I followed your EL34 shootout up to a point. I didn’t bring in the GL KT77 or Treasures but I had all of the other tubes in and found that I really liked the “elasticity” (your word, which perfectly describes what I am looking for) of the Tung-Sol EL34B. It’s that elasticity that gives realism to drums in particular. The bounce or controlled “boing” is so very palpable that I find it heightens the realism of the playback. However, I’m finding that vocalists center-stage seem somewhat pushed back in the mix. Depending on the content, it’s subtle, yet obvious if you’re aware of it. Picture the instruments left/right across a straight line in front of you, and the singer in the center but standing 6-10 feet straight back towards the rear. This isn’t that much of a big deal for me because that “elasticity” makes it all worthwhile, and most of the tracks I listen to are mixed in such a way that a slight recess for vocalists isn’t all that bothersome, yet I find myself wishing I could get a bit nearer to them or have their vocals stand out a bit more — not too much, just another 5 feet forwardly pronounced (pardon the awkward grammar), revealed a bit better; to get them to appear more “up-front” BUT without giving up the elasticity. Is this even possible?

    I was going to order octets of Treasures and Gold Lions, thinking that maybe they’d get me where I’d like to be sound-wise, but then I stumbled across your 6L6 shootout. I didn’t realize that PrimaLuna could take 6L6s but I see that they can.

    Based on my reading of your analysis of the 6L6 shootout, I wonder, and I’m seeking your thoughts, if perhaps a 6L6 might solve my “dilemma”/desire to retain the elasticity of the EL34Bs while bringing vocalists more forward in the overall presentation? Am I headed in the right direction? Or, should I experiment first using the EL34Bs, but trying out different 12au7s on the preamp to see if that achieves my goal? Currently I’m using two of the Amperex Bugle Boy in the front two driver sockets (and twin Philips for the rectifiers).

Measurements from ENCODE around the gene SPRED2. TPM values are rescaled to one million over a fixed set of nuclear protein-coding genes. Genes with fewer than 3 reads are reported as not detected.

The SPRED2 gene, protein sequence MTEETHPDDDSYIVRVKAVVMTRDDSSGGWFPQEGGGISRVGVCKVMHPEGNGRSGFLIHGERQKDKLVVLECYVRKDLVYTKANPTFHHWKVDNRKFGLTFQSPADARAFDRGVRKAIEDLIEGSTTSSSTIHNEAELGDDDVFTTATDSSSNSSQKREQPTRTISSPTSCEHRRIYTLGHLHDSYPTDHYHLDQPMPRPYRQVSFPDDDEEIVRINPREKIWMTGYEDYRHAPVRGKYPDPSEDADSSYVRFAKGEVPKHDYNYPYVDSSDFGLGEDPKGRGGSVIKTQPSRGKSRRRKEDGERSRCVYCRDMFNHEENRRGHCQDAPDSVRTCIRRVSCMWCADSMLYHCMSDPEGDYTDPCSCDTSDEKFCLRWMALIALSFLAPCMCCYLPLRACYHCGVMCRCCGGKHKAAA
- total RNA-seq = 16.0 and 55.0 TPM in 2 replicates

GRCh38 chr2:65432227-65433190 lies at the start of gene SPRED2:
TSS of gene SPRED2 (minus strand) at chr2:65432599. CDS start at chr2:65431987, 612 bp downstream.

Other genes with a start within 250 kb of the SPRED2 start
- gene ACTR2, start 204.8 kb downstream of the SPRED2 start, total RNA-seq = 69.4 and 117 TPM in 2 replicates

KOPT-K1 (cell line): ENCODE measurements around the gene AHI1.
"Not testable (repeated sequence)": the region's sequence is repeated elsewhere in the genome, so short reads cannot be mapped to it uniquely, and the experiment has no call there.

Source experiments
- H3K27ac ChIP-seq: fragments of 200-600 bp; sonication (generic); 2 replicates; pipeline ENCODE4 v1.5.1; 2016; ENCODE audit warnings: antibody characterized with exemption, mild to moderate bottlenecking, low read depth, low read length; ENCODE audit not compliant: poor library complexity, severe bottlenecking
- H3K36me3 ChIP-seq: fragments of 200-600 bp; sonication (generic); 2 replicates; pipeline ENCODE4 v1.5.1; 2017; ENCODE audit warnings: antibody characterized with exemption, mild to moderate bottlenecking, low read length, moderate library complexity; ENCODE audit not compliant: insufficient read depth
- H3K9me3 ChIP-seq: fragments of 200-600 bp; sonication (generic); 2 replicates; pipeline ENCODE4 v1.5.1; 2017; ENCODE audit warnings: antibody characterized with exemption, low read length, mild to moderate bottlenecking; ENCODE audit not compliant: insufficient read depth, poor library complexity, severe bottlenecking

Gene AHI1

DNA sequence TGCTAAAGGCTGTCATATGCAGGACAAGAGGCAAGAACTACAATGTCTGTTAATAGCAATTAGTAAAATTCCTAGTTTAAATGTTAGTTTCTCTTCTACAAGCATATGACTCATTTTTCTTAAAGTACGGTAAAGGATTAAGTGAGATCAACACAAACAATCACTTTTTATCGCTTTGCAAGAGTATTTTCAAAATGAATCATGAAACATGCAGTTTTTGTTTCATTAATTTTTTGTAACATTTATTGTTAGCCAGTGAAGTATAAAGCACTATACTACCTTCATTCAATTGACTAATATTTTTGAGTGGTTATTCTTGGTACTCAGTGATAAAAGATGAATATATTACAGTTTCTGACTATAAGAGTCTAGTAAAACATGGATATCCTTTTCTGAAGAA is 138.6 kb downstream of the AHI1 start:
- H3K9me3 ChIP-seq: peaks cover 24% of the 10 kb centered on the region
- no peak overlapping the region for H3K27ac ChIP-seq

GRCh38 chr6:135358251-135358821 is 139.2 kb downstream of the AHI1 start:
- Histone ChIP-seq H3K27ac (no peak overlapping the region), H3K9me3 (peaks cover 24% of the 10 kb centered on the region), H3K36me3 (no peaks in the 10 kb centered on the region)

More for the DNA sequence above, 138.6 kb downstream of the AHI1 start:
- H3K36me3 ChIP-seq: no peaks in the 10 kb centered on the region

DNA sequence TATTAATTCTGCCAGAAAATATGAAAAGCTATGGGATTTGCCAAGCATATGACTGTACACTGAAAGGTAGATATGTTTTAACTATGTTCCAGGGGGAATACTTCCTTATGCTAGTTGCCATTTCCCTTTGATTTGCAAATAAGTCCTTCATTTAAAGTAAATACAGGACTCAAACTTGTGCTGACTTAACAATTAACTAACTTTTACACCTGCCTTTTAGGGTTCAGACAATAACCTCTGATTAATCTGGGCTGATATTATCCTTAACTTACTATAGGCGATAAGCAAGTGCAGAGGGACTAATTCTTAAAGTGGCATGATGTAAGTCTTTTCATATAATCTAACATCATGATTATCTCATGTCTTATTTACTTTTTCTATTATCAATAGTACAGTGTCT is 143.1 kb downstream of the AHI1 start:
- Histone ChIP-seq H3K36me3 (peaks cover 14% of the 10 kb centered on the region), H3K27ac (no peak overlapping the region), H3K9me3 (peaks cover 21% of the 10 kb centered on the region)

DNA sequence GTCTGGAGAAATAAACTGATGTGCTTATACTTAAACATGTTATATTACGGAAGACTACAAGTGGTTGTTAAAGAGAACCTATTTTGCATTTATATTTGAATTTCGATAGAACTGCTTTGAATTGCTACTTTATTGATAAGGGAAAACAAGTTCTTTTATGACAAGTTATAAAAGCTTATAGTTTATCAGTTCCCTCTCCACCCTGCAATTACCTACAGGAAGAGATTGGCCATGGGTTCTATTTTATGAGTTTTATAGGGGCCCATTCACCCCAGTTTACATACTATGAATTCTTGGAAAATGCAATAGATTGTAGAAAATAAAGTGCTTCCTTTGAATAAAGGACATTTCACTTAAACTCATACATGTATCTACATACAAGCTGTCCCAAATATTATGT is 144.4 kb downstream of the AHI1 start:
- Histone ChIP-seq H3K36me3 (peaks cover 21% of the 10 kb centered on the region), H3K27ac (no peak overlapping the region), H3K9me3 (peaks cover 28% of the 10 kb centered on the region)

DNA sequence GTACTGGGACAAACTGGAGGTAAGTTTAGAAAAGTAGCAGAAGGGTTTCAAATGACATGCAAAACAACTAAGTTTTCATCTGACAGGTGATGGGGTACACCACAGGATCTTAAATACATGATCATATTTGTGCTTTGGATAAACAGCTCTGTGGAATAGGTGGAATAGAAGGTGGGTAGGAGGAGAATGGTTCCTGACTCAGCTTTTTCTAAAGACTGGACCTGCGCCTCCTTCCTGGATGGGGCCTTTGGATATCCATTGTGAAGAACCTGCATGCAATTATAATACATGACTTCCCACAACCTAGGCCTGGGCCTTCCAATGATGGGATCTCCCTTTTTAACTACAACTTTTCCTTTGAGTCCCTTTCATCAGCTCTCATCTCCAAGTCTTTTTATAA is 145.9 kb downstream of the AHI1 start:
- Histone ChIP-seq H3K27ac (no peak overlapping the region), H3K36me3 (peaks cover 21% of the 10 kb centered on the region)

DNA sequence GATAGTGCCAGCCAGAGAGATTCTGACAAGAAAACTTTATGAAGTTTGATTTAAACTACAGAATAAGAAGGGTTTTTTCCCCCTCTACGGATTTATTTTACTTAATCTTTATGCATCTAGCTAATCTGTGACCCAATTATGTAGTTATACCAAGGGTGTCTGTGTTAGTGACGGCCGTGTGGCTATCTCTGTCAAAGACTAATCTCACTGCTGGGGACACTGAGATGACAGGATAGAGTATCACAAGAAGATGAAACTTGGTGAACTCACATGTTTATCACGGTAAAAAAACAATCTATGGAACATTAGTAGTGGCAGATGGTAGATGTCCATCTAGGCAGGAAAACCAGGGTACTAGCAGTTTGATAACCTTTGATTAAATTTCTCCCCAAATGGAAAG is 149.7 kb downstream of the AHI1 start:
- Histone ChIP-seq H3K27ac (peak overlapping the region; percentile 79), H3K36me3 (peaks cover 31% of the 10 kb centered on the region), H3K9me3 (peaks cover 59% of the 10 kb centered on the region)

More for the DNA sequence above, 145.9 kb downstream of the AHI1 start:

I’ve got quite a few 12au7s that I can experiment with: Cifties, Amperex, Brimar, Mullard, CBS, RCA, TeleF, and of course the PrimaLuna stock tubes.

    I realize that your shootouts are somewhat dated but I wanted to take a chance and see if you still read its comments and reply to inquiries. If so, then great, and I look forward to hearing your suggestions.

    BTW, in addition to the PrimaLunas, my setup includes Spatial Audio Triode Master M3 speakers fed via a VPI Prime and Bluesound Node 2. Listening preferences are strong vocal groups a la Beach Boys, Beatles, Shirelles, B52s, et al and single performers like Pet Clark, Etta, Streisand, Adele, et al and early rock and roll through the punk and New Wave of the mid-80s.

    Thanks in advance!


  9. I was quite impressed with Tung-Sol 6L6 big bottle tubes in a MC240. I have two quads of winged C’s and a quad of TungSol 7581A that I like very much. I also like 6P3S-E, although they take a lot of time to burn in.

    I think Tung-Sol has a quite impressive lineup of 6L6GC tubes. I just ordered a set of STRs. I think I’ll be set for a while. I wish someone reissue Saint Petersburg winged C’s, they would sell well at $40-50 retail.

  10. Michael Ruggieri // 2020/12/10 at 9:05 am // Reply